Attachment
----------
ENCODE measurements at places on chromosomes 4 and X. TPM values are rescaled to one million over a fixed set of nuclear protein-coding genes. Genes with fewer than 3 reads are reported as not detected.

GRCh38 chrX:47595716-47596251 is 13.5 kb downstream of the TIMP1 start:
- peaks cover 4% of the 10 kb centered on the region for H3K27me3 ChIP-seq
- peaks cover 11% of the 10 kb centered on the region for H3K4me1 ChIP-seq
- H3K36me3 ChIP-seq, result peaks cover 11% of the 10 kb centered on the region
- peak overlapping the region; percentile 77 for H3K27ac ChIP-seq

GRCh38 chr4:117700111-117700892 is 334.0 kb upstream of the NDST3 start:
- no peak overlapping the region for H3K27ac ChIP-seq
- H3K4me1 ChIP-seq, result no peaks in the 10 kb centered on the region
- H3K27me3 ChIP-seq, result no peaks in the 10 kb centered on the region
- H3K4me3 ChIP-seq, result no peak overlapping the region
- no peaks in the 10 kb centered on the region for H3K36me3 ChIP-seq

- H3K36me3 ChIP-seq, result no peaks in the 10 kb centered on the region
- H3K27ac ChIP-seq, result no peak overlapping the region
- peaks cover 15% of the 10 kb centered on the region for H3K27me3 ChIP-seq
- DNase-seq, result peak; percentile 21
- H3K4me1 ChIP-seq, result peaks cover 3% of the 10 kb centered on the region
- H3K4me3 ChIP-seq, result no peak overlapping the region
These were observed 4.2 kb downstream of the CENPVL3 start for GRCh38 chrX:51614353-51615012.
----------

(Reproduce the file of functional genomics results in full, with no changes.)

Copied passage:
ENCODE measurements at places on chromosomes 4 and X. TPM values are rescaled to one million over a fixed set of nuclear protein-coding genes. Genes with fewer than 3 reads are reported as not detected.

GRCh38 chrX:47595716-47596251 is 13.5 kb downstream of the TIMP1 start:
- peaks cover 4% of the 10 kb centered on the region for H3K27me3 ChIP-seq
- peaks cover 11% of the 10 kb centered on the region for H3K4me1 ChIP-seq
- H3K36me3 ChIP-seq, result peaks cover 11% of the 10 kb centered on the region
- peak overlapping the region; percentile 77 for H3K27ac ChIP-seq

GRCh38 chr4:117700111-117700892 is 334.0 kb upstream of the NDST3 start:
- no peak overlapping the region for H3K27ac ChIP-seq
- H3K4me1 ChIP-seq, result no peaks in the 10 kb centered on the region
- H3K27me3 ChIP-seq, result no peaks in the 10 kb centered on the region
- H3K4me3 ChIP-seq, result no peak overlapping the region
- no peaks in the 10 kb centered on the region for H3K36me3 ChIP-seq

- H3K36me3 ChIP-seq, result no peaks in the 10 kb centered on the region
- H3K27ac ChIP-seq, result no peak overlapping the region
- peaks cover 15% of the 10 kb centered on the region for H3K27me3 ChIP-seq
- DNase-seq, result peak; percentile 21
- H3K4me1 ChIP-seq, result peaks cover 3% of the 10 kb centered on the region
- H3K4me3 ChIP-seq, result no peak overlapping the region
These were observed 4.2 kb downstream of the CENPVL3 start for GRCh38 chrX:51614353-51615012.